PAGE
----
Problems with size of array

Hi,

Why is

const int pins[6] = {5,6,7,8};
const int numOfPins = sizeof(pins);

returning (with a Serial.print):

numOfPins = 12 ????? and not 4?? because there are 4 items in the array??

sizeof returns the number of bytes in an array. An int (2 bytes) array of 6 elements holds 12 bytes. If you want the number of elements, divide the number of bytes in the array by the number of bytes in the data type. sizeof(array)/sizeof(array[0]) for instance or sizeof(array)/sizeof(int).

When in doubt, there's always the reference

groundfungus has shown you a common idiom for finding array size:

#define ELEMENTS(x) (sizeof(x)/sizeof(x[0]))   // At top of program, outside any function, with global scope

// more code

// perhaps the following is in loop()

   float pressure[10];

// read some pressure sensors...
// ...now show them...

   for (int i = 0; i < ELEMENTS(pressure); i++) {
      Serial.print(pressure[i]);
   }

One of the nice things about this parameterized macro is that it is “typeless”. That is, you can use it with whatever data type you need: char, float, int…whatever.

Ok, thanks !! it works perfect!!

but another question:
how can I fill the matrix
instead of using:

byte addresses[][6] = {"1Node", "2Node", "3Node", "4Node"};

with something like:

  for (int i=0; i< ELEMENTS(pins); i++) { 
    addresses[i][6] = i + "Node"; 
}

But the code above doesn’t work :frowning:

...and yet another demonstration of why you should use code tags when posting code. (A six element array doesn't have index 6, and you can't add strings and ints. - try sprintf)

BramWerbrouck: numOfPins = 12 ????? and not 4?? because there are 4 items in the array??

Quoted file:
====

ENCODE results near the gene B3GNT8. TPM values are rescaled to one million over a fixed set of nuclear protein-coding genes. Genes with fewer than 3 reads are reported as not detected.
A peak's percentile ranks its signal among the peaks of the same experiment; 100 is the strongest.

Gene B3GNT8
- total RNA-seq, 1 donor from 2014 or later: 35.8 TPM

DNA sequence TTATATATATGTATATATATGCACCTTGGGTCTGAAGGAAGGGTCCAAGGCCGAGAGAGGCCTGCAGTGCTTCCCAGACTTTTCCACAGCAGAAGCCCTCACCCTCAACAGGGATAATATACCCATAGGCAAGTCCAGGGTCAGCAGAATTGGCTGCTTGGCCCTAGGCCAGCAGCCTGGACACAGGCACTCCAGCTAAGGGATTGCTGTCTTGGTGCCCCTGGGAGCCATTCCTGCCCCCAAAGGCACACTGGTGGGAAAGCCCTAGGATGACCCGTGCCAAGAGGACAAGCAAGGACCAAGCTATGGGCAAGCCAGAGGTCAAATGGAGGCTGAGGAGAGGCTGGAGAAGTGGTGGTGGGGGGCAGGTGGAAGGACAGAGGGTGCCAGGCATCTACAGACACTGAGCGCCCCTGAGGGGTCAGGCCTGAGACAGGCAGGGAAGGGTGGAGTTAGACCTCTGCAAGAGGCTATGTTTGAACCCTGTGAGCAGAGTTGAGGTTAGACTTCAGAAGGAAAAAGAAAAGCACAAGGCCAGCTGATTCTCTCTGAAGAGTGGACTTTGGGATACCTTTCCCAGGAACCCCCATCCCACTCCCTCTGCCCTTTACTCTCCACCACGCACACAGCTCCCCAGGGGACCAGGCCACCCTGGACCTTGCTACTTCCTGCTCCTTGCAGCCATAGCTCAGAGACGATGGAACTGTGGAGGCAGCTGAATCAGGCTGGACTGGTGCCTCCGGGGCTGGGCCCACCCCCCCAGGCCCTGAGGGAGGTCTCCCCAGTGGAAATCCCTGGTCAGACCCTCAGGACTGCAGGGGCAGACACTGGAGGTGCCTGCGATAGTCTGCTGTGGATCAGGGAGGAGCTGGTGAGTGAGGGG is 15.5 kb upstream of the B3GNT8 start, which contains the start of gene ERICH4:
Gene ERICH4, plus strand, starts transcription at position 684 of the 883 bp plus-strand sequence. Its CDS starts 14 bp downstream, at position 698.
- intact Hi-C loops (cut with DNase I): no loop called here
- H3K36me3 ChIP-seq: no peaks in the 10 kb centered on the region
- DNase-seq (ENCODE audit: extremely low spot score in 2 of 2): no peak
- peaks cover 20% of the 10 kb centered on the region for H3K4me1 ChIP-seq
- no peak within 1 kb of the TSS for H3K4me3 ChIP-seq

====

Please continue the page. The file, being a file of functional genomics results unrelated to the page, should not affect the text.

There are six(!) items in the array, because you declared the array to have six integers! const int pins[6] is actually an array of six elements!

You only initialize four elements in the array, but that doesn't make a difference on the size of the array.

six integers, each 2 bytes in size, makes a total of 12 bytes in the array.

If I'd guess, you'd possibly wanted to code that:

const int pins[] = {5,6,7,8}; 
const int numOfPins = sizeof(pins)/sizeof(int);

In that code I leave the number of elements undeclared, it is actually defined by the numbers of initializing elements.

Then the number of elements is calculated: Number of bytes in the array divided by number of bytes in one element of the array.

@AWOL: spint doesn’t do the trick… :frowning:

BramWerbrouck: @AWOL: spint doesn't do the trick... :-(

No, I'm sure it doesn't, but sprintf will.

AWOL: but sprintf will.

Sorry, I hate autocorrect...

I meant that sprintf doesn't do the trick

I meant that sprintf doesn't do the trick

Are you sure ? Show us what you tried.

byte addresses[][6] = {}; 


char cBuffer[10];

for (int i=0; i< ELEMENTS(pins); i++) { 
   sprintf(cBuffer,  "%dNode", i +1);

    addresses[i][6] = cBuffer;
  }

I already pointed out that a six element array doesn't have an element with index six. Why don't you just sprintf direct into "addresses"?

I already pointed out that a six element array doesn't have an element with index six. It's not about the elements, but the value of the elements:

I expected this in the array addresses[][6] :

addresses[][6]= {"1Node","2Node","3Node","4Node"};

But I see this in the serial monitor (if I use Serial.println(addresses*[6])):* 205 205 205 205

It's not about the elements, but the value of the elements:

OK, good luck with that approach. Let us know how you get on.

addresses*[6] = cBuffer; is not what you want*

byte addresses[][6] = {};


sprintf(cBuffer,  "%dNode", i +1);
addresses[i][6] =  (byte)atoi(cBuffer);
Serial.println(addresses[i][6]);

gives me :

1 2 3 4 5

byte addresses[][6] = {"1Node", "2Node", "3Node", "4Node"};

Serial.println(addresses[i][6]);

gives me 50 51 52 0 254

Anyone???

Let me restate: a six element array has the following valid indices: 0,1,2,3,4,5.

You will notice that 6 does not appear in that sequence.

Why don't you sprintf directly into "addresses"?

Whatever you do, make certain that you're not writing to memory you don't own.

sprintf(addresses[i], "%dNode", i + 1);

and

Serial.println(addresses[i]);

ok I take pity…but think about these things:
why use char rather than byte for addresses?
if 9 becomes 10 or more, then 6 must become at least 7. why?

char addresses [9][6];


for (int ix = 0; ix < sizeof(addresses)/sizeof(addresses[0]); ix++)
{
   sprintf(addresses[ix],"%dNode",ix+1);
   Serial.println(addresses[ix]);
}